Successful negotiators enter discussions with a clear plan to guide them towards their objectives. Here’s how to shape a winning negotiation strategy of your own.
What’s your negotiation strategy? Writing for Harvard Business Review, Jonathan Hughes and Danny Ertel argue that unless you can answer this question, you shouldn’t be entering a negotiation in the first place. Yet surprisingly few leaders begin talks armed with a strategy: “What we hear most often is, ‘It depends on what the other side does.’”
This style of negotiating is called BATNA – best alternative to a negotiated agreement. But in any complex or high stakes negotiation, a reactive strategy is a strategy that fails. Good outcomes require prior planning:
“With well-thought-out strategies, negotiators can suppress the urge to react to counterparts or to make preemptive moves that are based on fears about the other side’s intentions.”
Here’s how to design a negotiation strategy that works.
1) Rethink counterparts. Look beyond the obvious participants in the negotiation. There’s an entire “ecosystem” surrounding the negotiation containing many possible allies who might be able to help you achieve the outcomes you’re looking for. “We need an approach that encompasses all the parties that can and will help us fulfill our objectives.”
Familiarise yourself with your negotiation’s ecosystem by answering the following questions:
- What business outcomes do we seek through this negotiation?
- Who else cares about these outcomes?
- Who can do something to bring about these outcomes?
- How can we engage, directly or indirectly, with parties that share some of our interest in achieving these outcomes?
2) Analyse counterparts’ constituencies. “A corporation isn’t one uniform organisation; it’s a federation of businesses.” You’re not negotiating with “one monolithic entity”, but with the numerous constituencies that make up an organisation.
While, for example, a unit manager negotiates contracts she sees as relevant only to her unit, there will almost certainly be other stakeholders in other areas of the organisation who stand to gain or lose. Time spent identifying these other stakeholders, and understanding their needs and priorities strengthens your hand.
3) Rethink the deal’s scope. The scope of a negotiation is not set in stone. Sometimes broadening the scope of a deal can break a deadlock; sometimes narrowing the scope of a deal can achieve the same result. Take a step back, look at the bigger picture, adjust the scope of the negotiations as necessary.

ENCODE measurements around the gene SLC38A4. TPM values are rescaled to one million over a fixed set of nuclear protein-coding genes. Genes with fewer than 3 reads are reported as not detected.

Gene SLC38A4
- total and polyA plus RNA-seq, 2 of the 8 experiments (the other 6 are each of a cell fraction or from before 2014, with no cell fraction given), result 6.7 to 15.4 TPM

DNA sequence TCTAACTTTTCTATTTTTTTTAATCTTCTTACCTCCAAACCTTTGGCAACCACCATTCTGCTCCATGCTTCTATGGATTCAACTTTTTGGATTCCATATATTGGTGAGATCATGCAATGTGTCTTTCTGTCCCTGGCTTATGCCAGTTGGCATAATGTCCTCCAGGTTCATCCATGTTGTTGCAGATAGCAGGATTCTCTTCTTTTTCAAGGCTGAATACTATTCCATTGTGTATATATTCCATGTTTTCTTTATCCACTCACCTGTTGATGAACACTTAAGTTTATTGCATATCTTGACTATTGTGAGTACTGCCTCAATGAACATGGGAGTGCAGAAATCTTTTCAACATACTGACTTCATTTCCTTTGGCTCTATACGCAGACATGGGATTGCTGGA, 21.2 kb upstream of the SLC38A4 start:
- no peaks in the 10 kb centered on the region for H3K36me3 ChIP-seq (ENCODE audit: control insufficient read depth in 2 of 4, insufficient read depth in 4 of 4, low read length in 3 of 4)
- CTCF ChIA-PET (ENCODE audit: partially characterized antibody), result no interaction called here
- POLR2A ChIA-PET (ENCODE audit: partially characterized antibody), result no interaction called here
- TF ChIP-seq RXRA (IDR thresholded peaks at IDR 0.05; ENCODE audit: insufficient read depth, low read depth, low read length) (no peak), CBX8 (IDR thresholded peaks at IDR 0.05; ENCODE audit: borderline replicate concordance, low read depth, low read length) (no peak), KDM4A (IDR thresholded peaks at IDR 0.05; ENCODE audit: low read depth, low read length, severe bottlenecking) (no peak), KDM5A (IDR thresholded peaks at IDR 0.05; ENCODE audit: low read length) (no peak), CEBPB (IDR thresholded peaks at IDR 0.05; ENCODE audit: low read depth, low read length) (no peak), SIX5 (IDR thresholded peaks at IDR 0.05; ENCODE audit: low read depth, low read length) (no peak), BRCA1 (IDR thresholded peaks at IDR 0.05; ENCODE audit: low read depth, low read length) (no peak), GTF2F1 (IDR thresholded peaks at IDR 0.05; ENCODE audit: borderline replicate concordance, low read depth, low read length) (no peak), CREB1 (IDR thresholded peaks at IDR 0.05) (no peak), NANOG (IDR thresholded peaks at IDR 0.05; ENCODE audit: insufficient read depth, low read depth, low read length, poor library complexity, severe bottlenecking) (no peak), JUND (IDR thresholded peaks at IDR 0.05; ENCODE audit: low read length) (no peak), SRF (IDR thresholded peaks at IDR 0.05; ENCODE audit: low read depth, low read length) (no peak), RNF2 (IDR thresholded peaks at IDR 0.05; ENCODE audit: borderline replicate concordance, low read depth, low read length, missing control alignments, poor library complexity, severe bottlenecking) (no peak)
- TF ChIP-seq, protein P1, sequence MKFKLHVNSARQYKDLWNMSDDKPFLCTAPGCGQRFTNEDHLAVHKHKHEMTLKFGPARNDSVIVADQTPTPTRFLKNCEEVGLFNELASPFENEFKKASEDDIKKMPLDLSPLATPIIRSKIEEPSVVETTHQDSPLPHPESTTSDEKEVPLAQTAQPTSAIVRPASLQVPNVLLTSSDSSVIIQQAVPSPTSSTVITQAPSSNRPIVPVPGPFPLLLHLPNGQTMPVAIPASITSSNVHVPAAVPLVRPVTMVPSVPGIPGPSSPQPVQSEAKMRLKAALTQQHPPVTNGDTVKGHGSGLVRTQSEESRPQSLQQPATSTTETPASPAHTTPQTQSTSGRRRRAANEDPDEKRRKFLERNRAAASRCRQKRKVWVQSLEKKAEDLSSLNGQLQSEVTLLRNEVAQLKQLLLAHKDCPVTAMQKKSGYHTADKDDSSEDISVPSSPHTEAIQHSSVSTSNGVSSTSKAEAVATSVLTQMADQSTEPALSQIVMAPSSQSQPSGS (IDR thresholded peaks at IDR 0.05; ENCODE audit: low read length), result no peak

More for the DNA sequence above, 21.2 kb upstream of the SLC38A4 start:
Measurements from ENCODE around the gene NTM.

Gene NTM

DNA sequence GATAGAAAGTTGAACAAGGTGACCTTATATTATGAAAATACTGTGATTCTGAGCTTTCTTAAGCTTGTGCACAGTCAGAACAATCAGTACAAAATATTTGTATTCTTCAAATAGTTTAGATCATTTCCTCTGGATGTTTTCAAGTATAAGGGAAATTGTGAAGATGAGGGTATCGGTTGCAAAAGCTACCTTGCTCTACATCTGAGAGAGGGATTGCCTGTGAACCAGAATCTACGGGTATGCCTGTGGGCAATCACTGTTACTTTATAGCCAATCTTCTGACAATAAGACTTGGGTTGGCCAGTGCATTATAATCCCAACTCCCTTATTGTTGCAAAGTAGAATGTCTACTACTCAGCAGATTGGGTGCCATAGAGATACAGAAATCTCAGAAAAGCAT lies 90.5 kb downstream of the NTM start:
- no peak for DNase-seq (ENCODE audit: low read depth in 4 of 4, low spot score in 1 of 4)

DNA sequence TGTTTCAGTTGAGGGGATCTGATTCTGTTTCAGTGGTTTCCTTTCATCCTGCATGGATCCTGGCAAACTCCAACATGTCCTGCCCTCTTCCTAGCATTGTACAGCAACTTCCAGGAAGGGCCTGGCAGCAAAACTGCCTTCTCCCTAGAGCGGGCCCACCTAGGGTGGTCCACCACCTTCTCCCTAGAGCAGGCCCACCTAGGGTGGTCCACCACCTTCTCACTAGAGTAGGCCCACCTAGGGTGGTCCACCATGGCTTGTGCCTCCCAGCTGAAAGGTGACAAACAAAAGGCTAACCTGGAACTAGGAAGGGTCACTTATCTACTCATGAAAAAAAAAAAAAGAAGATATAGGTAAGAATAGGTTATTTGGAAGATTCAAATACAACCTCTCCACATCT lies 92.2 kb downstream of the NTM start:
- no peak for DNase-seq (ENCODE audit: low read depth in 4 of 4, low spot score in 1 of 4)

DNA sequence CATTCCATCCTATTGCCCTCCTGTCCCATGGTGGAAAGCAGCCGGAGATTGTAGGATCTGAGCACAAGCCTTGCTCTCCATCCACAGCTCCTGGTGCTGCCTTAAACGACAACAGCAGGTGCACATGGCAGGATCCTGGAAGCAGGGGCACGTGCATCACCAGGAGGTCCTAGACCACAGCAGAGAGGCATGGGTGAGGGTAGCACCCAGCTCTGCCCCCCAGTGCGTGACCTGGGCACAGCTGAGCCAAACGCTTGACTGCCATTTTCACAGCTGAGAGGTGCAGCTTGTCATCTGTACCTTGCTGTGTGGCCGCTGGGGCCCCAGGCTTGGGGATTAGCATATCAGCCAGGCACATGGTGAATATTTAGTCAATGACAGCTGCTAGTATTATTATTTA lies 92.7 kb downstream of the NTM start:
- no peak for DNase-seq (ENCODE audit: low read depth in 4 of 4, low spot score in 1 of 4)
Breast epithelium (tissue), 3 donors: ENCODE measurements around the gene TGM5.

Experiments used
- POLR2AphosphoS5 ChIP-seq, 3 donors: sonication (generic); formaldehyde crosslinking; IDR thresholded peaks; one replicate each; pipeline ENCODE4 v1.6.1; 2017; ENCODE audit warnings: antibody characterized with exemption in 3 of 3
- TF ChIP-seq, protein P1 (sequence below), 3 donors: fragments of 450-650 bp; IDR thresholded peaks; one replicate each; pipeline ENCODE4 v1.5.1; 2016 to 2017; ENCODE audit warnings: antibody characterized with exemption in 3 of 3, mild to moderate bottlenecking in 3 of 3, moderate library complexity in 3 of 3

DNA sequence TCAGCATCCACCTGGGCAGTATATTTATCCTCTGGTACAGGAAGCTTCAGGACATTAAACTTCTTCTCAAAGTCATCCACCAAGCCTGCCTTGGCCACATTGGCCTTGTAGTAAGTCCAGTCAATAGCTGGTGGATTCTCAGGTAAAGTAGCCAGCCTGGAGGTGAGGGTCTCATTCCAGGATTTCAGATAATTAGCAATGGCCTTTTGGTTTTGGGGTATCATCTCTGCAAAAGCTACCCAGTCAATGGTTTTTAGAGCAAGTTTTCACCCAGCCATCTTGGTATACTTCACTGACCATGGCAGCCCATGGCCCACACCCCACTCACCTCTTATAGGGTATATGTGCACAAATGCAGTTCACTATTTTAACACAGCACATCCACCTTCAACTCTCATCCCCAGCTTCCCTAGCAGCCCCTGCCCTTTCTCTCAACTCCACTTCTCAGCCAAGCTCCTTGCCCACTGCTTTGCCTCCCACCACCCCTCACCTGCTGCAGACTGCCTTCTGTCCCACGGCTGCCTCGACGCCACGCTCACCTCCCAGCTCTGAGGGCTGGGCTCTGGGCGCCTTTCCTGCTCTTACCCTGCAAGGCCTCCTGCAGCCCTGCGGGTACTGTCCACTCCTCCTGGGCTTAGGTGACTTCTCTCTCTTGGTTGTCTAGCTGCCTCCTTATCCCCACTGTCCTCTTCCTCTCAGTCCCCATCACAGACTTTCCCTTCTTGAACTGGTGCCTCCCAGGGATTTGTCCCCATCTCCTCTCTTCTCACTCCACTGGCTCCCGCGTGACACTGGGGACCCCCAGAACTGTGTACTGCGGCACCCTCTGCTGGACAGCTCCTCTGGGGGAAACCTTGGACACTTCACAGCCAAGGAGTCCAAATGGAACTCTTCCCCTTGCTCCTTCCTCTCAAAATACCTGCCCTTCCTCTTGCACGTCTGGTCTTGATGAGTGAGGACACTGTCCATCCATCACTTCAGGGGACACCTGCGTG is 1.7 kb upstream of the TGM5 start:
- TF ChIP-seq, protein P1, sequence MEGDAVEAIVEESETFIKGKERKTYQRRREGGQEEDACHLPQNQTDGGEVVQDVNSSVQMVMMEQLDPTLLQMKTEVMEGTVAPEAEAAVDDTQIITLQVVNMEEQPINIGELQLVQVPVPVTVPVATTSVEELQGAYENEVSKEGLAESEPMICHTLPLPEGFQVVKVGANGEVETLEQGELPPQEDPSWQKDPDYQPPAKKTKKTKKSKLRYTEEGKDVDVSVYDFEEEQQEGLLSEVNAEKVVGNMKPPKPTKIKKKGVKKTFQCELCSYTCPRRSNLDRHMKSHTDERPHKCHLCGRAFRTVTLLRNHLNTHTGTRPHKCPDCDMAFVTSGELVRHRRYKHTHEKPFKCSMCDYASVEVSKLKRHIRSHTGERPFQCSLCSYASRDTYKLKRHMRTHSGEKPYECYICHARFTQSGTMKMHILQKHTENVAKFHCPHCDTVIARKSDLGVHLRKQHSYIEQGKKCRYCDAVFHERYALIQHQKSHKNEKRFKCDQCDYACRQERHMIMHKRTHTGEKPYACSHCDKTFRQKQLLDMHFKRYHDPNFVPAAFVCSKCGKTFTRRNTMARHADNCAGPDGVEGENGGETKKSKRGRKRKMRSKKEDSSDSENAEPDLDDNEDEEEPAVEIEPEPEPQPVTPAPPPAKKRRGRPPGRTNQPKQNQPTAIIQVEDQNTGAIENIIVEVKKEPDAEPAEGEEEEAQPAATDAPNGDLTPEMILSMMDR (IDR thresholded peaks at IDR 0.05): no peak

4) Rethink the nature of leverage. Your attitude to a negotiation is key to its success. Focusing solely on your needs and looking to weaken your counterpart’s position only gets you so far. Your goal should be to deliver a deal the other parties stand to gain from too. Attempting to coerce other parties to accepting a deal that’s less than favourable is a poor long-term strategy. Look for win-wins.
5) Look for links across negotiations. Why limit your focus to the negotiation at hand? “A strategic approach requires considering success beyond the current deal and, in particular, how the precedents it sets will create anchors and shape dynamics in future negotiations.”
6) Consider the impact of timing and sequencing. A small tech firm was in the process of renegotiating a contract with an internet giant. The internet giant stalled in an attempt to put pressure on its smaller counterpart. The small tech firm used the time to negotiate a potential alternative deal with one of the bigger firm’s main competitors.
Slowing or accelerating negotiations is a common tactic used to pressure the other party into making concessions. But it can backfire. That small tech firm ended up increasing its leverage to the point where it was able to negotiate a deal with the internet giant which was five times larger than the original contract.
Also consider the sequence in which you choose to address different issues. “Resolving some issues may reset the stakes or reframe the remainder of the negotiation.” To help with this, answer the following questions:
- How can we use additional time to strengthen our walkaway alternatives?
- To what extent can the other side use additional time to strengthen its walkaway alternatives?
- How might deals negotiated with other parties affect the scope of the negotiation or create precedents that influence the way we resolve key issues?
- What changes in the external market might increase or decrease the value or importance of the deal for each party?
- What events or changes in the external marketplace might adversely affect the strength of our walkaway alternatives – and the other side’s – or create mutually beneficial opportunities?
7) Be creative about the process and framing. Common questions firms ask before starting a negotiation often include things like, ‘Should we issue our own proposal or ask the other side to do so?’, or, ‘Should we make an aggressive first offer to project power, or be more reasonable to keep the negotiation amicable?’ This is “binary thinking”.
There’s a better way. A healthcare firm renegotiating a contract with a major supplier decided to invite the supplier to a pre-negotiation summit. The supplier agreed, and the healthcare firm shared an analysis of its product’s evolving market position that turned the negotiation into a “joint problem-solving” exercise.
Taking a strategic rather than a reactive approach to negotiations transforms them. It helps you to make the right tactical choices, allows you uncover mutual benefits, and makes it much more likely that you’ll reach an agreement that satisfies all parties. A positive negotiating strategy gives you the confidence to enter discussions feeling calm and with a clear idea of what you hope to achieve.